St. Francis

of Assisi

Catholic Church

Lord make me an instrument of peace..   Where there is hatred, let me sow love   Where there is injury, pardon   Where there is discord, unity   Where there is doubt, faith   Where there is dispair, hope

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Weekend Mass Schedule


English 5:00 pm

Spanish 7:00 pm


English 8:00 am, 10:00 am

Spanish 12:15 pm

Daily Mass Schedule

Monday 8:00 am (Communion Service)

Tuesday 8:00 am

Wednesday 6:30 pm

Thursday 8:00 am

Friday 8:00 am


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Human life is sacred and inviolable at every moment of existence, including the initial phase which precedes birth. All human beings, from their mothers' womb, belong to God who searches them and knows them, who forms them and knits them together with his own hands, who gazes on them when they are tiny shapeless embryos and already sees in them the adults of tomorrow whose days are numbered and whose vocation is even now written in the "book of life." There too, when they are still in their mothers' womb – as many passages of the Bible bear witness – they are the personal objects of God's loving and fatherly providence.

Evangelium Vitae, n. 61

The Catholic Church is Pro-Life

We live in a society of unbelief, where the unborn, the sick, and the elderly are often unwanted and endangered by acts of violence or neglect.  [In 2013], we marked the 40th anniversary of the tragic U.S. Supreme Court rulings Roe v. Wade and Doe v. Bolton.  Without grounding in the Constitution, natural law, or our nation's human rights traditions, these decisions made it legal to end the life of an unborn child in the United States for any reason and at almost any stage of development.  Since then, over fifty-five million unborn children's lives have been taken, leaving many millions of mothers, fathers, and family members wounded and grieving their loss.  Physician-assisted suicide is now legal in three states, allowing doctors to help end patients' lives rather than provide much-needed comfort in times of pain and distress.  These laws pave the way for euthanasia by undermining true respect and care for people with serious illness.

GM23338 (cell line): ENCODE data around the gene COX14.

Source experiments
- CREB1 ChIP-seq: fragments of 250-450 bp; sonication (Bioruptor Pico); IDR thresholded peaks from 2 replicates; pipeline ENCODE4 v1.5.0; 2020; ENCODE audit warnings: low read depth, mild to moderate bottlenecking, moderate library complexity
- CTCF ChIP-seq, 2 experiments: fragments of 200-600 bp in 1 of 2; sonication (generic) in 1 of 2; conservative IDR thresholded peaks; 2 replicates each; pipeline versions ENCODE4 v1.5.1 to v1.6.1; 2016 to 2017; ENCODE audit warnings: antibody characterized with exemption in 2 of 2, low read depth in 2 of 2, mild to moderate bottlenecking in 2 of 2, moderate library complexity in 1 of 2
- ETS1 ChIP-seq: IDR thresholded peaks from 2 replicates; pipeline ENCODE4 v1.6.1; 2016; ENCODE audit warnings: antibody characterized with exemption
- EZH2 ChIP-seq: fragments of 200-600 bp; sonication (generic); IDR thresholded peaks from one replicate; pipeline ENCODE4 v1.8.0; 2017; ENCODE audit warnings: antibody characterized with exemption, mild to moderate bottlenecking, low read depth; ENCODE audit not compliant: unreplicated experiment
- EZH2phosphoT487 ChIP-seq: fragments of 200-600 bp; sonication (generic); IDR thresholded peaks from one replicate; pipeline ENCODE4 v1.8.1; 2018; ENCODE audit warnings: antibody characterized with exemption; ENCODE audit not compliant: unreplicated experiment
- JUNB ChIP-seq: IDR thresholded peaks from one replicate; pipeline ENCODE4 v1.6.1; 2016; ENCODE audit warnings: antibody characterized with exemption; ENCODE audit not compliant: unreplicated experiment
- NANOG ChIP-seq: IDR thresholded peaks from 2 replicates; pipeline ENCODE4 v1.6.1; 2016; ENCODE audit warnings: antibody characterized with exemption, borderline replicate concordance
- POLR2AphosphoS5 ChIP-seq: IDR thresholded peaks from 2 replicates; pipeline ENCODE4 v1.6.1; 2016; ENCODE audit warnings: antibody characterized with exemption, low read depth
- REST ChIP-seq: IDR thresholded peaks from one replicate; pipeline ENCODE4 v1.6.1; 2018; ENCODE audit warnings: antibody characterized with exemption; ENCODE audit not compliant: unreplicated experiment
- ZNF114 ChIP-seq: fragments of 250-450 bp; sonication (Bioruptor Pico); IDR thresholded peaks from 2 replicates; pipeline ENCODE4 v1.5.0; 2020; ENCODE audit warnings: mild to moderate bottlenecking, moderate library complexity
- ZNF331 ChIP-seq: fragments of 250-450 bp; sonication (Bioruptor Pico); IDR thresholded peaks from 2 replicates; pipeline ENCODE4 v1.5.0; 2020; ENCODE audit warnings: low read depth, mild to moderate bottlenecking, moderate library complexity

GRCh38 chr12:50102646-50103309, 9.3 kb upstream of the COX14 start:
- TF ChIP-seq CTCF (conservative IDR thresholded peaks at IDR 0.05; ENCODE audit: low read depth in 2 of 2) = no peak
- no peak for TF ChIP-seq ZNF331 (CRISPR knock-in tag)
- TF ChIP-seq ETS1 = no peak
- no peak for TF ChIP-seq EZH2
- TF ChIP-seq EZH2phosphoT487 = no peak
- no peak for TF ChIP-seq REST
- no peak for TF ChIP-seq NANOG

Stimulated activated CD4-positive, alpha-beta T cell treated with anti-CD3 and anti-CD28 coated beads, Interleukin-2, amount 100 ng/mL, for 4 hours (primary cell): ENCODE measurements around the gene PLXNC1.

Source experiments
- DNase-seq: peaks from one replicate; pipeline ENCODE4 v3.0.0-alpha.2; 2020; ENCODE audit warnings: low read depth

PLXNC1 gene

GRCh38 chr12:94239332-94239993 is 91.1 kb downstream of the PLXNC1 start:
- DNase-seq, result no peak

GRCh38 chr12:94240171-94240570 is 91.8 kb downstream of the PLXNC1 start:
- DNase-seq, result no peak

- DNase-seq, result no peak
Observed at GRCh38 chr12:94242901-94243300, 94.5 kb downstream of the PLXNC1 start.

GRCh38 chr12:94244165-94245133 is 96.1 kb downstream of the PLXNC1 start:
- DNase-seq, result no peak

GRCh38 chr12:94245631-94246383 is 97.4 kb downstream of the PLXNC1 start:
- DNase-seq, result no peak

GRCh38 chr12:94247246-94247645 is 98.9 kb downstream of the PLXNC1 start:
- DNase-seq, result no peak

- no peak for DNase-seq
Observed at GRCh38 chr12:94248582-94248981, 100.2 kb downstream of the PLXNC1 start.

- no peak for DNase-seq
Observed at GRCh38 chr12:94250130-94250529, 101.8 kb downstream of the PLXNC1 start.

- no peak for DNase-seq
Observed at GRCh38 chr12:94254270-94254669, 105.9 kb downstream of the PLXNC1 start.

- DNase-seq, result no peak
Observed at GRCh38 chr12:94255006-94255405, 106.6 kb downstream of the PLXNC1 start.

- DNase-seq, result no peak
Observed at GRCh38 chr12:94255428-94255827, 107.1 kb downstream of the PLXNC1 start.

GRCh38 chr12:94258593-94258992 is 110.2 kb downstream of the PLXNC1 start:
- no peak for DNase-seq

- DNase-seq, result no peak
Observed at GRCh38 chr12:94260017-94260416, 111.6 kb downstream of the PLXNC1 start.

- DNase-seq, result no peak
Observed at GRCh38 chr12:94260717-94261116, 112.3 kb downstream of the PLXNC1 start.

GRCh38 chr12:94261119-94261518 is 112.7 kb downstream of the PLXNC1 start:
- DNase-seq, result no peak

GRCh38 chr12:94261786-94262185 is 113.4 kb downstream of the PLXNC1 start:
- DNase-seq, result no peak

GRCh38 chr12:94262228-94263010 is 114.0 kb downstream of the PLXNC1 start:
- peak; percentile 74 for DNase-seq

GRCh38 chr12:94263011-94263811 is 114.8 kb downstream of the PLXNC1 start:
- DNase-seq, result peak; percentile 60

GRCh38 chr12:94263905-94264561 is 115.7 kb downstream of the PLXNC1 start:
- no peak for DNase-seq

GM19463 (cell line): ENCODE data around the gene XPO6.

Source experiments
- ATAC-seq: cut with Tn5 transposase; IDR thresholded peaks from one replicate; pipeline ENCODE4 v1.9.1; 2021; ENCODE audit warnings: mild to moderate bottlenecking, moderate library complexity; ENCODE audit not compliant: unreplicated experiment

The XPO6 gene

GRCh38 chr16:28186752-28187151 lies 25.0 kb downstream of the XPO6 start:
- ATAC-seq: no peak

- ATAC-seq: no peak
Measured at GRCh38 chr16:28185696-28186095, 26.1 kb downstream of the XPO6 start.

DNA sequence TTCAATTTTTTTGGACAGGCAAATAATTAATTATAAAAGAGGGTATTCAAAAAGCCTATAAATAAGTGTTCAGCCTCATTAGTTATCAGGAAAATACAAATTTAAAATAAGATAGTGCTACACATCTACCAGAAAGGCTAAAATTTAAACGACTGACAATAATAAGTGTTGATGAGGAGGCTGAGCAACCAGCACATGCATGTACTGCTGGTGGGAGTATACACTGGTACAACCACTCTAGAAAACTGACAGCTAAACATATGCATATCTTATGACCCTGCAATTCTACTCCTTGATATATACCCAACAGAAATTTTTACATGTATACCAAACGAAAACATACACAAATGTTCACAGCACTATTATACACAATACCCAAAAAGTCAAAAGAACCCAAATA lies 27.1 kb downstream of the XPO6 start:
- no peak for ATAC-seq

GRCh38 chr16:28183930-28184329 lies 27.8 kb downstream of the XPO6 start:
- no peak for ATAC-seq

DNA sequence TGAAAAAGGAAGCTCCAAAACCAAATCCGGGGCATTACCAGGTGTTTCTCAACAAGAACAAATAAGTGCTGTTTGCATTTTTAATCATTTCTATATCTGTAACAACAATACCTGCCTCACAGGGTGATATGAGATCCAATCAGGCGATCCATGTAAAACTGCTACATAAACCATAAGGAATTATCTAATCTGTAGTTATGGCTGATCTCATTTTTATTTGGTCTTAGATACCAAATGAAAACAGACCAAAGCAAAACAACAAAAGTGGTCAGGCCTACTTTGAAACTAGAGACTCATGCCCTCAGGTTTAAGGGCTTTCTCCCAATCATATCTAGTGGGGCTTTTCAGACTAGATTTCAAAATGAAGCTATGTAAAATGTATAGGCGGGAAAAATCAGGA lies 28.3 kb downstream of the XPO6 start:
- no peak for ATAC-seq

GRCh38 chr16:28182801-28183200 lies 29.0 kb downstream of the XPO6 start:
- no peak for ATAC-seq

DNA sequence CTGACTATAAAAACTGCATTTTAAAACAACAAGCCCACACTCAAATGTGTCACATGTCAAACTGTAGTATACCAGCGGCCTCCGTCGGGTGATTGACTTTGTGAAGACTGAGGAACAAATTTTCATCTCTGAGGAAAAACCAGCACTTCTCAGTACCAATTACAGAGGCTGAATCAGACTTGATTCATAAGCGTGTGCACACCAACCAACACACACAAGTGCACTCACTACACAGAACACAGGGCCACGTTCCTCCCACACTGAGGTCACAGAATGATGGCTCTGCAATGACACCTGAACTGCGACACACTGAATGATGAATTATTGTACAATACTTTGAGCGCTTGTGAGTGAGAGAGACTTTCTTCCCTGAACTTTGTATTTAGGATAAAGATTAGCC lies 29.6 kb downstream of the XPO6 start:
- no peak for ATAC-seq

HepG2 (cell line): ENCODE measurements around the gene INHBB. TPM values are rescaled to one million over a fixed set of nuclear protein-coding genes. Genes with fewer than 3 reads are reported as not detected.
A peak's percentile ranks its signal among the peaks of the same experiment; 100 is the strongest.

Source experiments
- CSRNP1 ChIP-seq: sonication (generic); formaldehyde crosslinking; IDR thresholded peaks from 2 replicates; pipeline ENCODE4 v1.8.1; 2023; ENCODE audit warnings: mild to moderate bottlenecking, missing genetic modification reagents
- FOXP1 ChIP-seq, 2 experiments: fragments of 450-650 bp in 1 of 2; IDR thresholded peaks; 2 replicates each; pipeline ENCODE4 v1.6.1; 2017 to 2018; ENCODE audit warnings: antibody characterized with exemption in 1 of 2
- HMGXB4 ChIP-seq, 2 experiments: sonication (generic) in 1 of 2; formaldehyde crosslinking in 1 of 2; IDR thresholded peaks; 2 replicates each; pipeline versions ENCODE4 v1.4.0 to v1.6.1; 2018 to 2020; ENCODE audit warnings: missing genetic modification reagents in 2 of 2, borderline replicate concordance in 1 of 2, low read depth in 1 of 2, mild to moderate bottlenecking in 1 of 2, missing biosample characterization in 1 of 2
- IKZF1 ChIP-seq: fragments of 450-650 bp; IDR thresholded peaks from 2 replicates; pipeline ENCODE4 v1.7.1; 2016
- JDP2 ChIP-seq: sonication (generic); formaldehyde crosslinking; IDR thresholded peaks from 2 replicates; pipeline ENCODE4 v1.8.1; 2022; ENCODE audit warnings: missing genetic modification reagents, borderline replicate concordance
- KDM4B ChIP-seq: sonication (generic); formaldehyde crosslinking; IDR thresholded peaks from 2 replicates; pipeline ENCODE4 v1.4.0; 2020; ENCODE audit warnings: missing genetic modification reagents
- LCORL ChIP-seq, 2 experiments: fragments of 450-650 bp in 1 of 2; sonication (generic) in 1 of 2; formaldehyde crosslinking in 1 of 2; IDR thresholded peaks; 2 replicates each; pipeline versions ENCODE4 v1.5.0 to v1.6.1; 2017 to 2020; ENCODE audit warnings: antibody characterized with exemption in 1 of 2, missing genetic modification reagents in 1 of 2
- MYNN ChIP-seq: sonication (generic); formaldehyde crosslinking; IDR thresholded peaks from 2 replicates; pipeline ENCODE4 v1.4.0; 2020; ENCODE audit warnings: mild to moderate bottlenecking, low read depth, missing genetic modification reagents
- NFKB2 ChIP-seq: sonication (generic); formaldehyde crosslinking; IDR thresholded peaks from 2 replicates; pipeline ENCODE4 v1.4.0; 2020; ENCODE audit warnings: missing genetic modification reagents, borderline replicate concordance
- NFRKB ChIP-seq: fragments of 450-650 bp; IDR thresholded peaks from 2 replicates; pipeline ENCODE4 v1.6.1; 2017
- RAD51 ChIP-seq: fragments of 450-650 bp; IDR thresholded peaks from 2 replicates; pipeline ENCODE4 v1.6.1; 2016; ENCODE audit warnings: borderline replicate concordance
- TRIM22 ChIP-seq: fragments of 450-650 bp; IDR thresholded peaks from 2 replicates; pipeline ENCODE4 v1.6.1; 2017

Despite these challenges, Pope Francis reminds us that we always have hope in Christ.  The Holy Father speaks not only of physical life, but spiritual life as well -- our life in Christ that has the power to transform us.  By opening our hearts to his love and mercy, we let Christ dwell in us and we see more deeply the intricate and unique beauty of each person.

What does it mean to open our hearts to life?  It means to search our souls and acknowledge our deepest longing for Christ's love.  Though we are capable of sins against human life such as abortion, assisted suicide and euthanasia, we are not beyond Christ's mercy.  It is important for us to know and share with others that Christ's forgiveness is offered even to those who have taken another person's life, if they are truly repentant of that act.

We must respond to Pope Francis' call with great urgency.  Opening our hearts to life in Christ empowers us for loving, merciful action toward others.  We must give witness to the Gospel of Life and evangelize through our lives.  We must personally engage others and share the truth about human life.  We must continue to show love and mercy, especially with those who have been involved in abortion. All members of the Church can bring healing to the world by upholding the beauty of human life and God's unfailing mercy.

Excerpt from 2013 Respect Life Sunday Statement - Cardinal Seán O'Malley, Chairman, USCCB Committee on Pro-Life Activities


Information provided by: Catholic Diocese of Dallas

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